The FAA Toxicological Laboratory, Oklahoma City, Oklahoma, conducted toxicological studies on samples obtained from the pilot. Tests were conducted for carbon monoxide, cyanide, volatiles, and drugs, and the result of each test was negative.
TESTS AND RESEARCH
On September 8, 2006, under the supervision of an engineer with the FAA Chicago Aircraft Certification Office, both propeller governors were examined at Woodward Governor Company, Aircraft Controls Group, Loves Park, Illinois. Damage did not allow functional tests, however the governors were disassembled, inspected, and no defects, pre-impact damage, or unusual wear was noted.
On September 8, 2006, both fuel control units (FCUs) were tested at Woodward Governor Company, under the supervision of an engineer with the FAA Chicago Aircraft Certification Office. The unit associated with the left engine, serial number 1486746, exhibited damage consistent with the impact. The functional test in accordance with Woodward Governor TSP-1735, Rev H., was performed, and afterwards the unit was torn down. No preaccident anomalies were noted with the left fuel controller. The FCU, serial number 1484333, associated with the right engine exhibited damage consistent with impact, and its outside was stained consistent with it having undergone heat damage. A functional test, performed in accordance with Woodward Governor TSP-1735, Rev H procedures, was performed, and after the functional test the unit was disassembled, and the silicone diaphragm and altitude compensating bellows were found to have incurred heat damage. No preaccident anomalies were noted.
On September 14, 2006, an examination of both fuel pumps was conducted at Honeywell’s facility in Phoenix, Arizona, under the supervision of an FAA inspector. The fuel pumps that were examined were serial number P-3316C, and serial number 98NF45151, and no preaccident anomalies were noted.
Engine Disassembly and Inspection Findings
On August 1 to 4, 2006, teardown inspections of the two Honeywell TPE331-10-511M engines were performed at Honeywell Aerospace, Phoenix Arizona, under the direction of the NTSB. Examination of the No. 1 (left) engine, serial number P36117C, found evidence of power section combustion and rotation at impact. No evidence of any pre-impact condition that would have prevented normal engine operation was found.
Examination of the No. 2 (right) engine, serial number P36126C, found evidence of power section combustion and rotation at impact. The No. 2 engine’s ring gear support was found fractured into three pieces. The ring gear was displaced forward and had disengaged from the ring gear support.
During the teardown of the No 2 (right) engine, P36126C, one axial crack was noted to be visible on the outer diameter of the ring gear, extending forward from the aft side of the ring gear. In addition, the No. 2 engine ring gear support was found to have fractured into three pieces. The ring gear had displaced forward, and had become disengaged from the ring gear support, resulting in a disconnection in power being transferred to the propeller.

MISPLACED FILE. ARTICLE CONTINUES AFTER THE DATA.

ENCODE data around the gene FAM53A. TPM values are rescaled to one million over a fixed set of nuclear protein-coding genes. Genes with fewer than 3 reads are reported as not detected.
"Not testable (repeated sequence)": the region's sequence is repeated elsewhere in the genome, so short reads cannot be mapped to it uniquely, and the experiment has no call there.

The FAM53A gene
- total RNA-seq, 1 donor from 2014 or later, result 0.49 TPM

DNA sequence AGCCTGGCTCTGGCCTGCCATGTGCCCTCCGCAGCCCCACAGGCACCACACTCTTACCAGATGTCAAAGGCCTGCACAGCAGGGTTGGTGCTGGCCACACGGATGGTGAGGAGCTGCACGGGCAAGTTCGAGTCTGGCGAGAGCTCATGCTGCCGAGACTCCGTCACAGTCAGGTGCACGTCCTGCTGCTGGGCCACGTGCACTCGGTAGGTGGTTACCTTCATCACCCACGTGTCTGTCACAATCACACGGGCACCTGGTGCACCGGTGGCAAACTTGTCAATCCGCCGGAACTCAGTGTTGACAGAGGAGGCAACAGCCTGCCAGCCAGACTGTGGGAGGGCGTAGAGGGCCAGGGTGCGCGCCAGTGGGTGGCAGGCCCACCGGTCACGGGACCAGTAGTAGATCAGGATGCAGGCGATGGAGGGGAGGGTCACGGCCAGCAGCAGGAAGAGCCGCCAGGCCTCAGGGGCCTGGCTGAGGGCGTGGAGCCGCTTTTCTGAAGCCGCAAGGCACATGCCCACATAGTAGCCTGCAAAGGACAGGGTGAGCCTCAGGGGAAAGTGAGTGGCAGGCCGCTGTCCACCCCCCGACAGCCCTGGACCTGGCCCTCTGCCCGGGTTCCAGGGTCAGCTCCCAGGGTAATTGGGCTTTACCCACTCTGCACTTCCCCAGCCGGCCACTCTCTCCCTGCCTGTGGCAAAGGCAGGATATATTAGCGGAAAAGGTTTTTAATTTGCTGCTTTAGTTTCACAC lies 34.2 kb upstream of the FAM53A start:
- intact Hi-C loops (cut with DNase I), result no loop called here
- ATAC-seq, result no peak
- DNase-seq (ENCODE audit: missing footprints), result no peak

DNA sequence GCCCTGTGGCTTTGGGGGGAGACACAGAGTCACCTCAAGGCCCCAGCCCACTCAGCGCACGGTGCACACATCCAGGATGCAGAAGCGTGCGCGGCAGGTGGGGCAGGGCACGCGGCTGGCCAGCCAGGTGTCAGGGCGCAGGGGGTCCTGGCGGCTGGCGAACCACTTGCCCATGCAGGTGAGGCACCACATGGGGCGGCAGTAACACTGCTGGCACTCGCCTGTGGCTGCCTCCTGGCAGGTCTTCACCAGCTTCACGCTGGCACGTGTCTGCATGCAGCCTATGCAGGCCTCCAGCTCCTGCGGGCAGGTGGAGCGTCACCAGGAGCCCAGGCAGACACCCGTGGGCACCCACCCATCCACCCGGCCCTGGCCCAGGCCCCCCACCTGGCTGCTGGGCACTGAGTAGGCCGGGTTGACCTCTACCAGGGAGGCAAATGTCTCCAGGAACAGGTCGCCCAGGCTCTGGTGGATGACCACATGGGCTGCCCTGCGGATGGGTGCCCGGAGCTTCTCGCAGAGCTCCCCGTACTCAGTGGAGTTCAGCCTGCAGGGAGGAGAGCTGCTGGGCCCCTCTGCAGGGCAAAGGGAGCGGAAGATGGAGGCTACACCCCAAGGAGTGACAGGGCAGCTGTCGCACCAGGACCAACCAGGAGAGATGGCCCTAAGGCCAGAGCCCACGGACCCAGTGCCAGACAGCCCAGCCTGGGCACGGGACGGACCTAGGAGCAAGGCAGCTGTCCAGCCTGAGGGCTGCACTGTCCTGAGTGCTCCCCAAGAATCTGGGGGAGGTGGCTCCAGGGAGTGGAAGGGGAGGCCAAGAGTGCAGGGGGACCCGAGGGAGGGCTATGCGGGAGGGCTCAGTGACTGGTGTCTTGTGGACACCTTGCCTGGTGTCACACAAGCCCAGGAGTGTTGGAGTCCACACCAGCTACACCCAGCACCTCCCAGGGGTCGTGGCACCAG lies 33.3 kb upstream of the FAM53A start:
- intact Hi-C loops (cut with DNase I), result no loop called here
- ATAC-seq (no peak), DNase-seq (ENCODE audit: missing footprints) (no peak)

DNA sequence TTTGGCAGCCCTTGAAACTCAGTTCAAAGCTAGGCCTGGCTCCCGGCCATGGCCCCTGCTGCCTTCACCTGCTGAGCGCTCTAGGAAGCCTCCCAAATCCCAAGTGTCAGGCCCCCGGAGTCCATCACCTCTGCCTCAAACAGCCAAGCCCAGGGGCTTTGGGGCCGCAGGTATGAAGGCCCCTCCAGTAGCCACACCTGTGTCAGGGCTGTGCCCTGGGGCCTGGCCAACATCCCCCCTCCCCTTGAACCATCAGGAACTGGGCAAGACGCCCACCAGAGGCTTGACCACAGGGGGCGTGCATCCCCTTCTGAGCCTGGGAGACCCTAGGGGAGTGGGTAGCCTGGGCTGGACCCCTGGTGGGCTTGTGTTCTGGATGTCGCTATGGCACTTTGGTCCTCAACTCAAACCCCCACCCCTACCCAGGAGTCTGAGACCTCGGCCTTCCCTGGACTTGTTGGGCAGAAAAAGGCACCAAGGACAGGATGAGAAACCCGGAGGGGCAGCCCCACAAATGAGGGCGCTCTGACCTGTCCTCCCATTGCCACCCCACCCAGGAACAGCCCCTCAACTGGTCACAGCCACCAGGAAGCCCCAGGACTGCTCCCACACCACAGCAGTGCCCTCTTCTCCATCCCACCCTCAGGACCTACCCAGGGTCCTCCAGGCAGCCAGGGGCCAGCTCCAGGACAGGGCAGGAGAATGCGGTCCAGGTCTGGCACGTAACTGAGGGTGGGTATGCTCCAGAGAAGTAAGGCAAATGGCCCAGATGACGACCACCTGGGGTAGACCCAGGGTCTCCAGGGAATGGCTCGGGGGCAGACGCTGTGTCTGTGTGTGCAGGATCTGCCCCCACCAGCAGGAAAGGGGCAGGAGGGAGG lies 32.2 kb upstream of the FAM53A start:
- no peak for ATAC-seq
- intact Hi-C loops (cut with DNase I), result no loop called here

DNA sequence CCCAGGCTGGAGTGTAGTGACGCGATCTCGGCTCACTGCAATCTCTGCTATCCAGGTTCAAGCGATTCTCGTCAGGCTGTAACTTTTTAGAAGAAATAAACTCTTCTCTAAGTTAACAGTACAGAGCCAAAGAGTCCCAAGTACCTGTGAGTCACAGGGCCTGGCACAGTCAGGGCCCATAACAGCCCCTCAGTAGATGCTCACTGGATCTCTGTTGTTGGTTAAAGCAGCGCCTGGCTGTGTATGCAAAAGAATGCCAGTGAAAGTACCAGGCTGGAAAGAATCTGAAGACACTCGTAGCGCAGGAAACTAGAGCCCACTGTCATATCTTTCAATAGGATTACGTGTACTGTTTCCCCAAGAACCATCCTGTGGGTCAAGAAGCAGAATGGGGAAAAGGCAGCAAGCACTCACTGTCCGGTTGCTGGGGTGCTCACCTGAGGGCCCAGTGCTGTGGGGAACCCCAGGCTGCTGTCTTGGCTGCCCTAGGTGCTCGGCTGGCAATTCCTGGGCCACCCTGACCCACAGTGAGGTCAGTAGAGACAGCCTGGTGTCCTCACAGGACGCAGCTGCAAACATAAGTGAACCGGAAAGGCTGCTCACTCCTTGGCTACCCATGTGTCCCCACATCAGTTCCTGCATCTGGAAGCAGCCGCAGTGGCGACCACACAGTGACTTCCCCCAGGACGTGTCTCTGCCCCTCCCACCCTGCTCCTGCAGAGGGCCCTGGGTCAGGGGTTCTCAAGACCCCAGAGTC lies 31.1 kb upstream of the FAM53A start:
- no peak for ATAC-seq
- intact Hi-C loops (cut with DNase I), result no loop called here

Metallurgical Findings of Ring Gear Components
Metallurgical examinations of the ring gear, the ring gear support, and the ring gear retainers (retaining plate pairs) pertaining to the right engine were conducted at Honeywell Aerospace. The intent of the examinations was to document the ring gear support segment to show the overall condition, and to take normal and high magnification photographs in an attempt to determine the fracture mode of the propeller coupling shaft. The examinations also documented damage to multiple areas along the forward face of the ring gear support. Some of the damage included several depressions and marks on the forward face of the ring gear support.
The ring gear support indicated signs of high cycle fatigue originating at the relief cutout corners (corner radii) for the high-speed pinion with primary crack growth occurring in the circumferential direction. There was about a 330° splined section of the ring gear support that had fractured from the ring gear support piece attached to the diaphragm. This section was comprised of two pieces (one arc segment of approximately 270° and one arc segment of approximately 60°). Two retaining plate pairs (of three total) remained attached to the 270° arc segment, and these retaining plates were fractured consistent with the ring gear moving forward relative to the 270° arc segment. There was about a 30° arc segment of the ring gear support containing the third retainer plate pair that remained bolted to the diaphragm.
The ring gear support is manufactured from “4340” steel and the aft face is bolted to the gearbox diaphragm housing. Its forward outer diameter is toothed, and these teeth mate with the splines around the aft inner diameter of the ring gear, and hold the ring gear stationary. Three sets of retaining plates attached to the ring gear support splined diameter capture the ring gear, and retain it axially. The forward inner diameter of the ring gear is toothed and the four planetary gears engage these teeth. The ring gear provides both radial and tangential restraint for the planet gears, which rotate a planetary assembly, that mate to the propeller shaft coupling. The planetary assembly is restrained axially at the aft side through contact between the planet gears and the forward flange on the ring gear support. The planetary assembly is restrained axially at the forward side through contact between the planetary assembly and the aft face of the propeller shaft coupling. The ring gear support restrains the ring gear as loads react through the ring gear support to the diaphragm. The ring gear is manufactured of “9310” steel and it experiences an alternating load from each of the four planet gears with each rotation.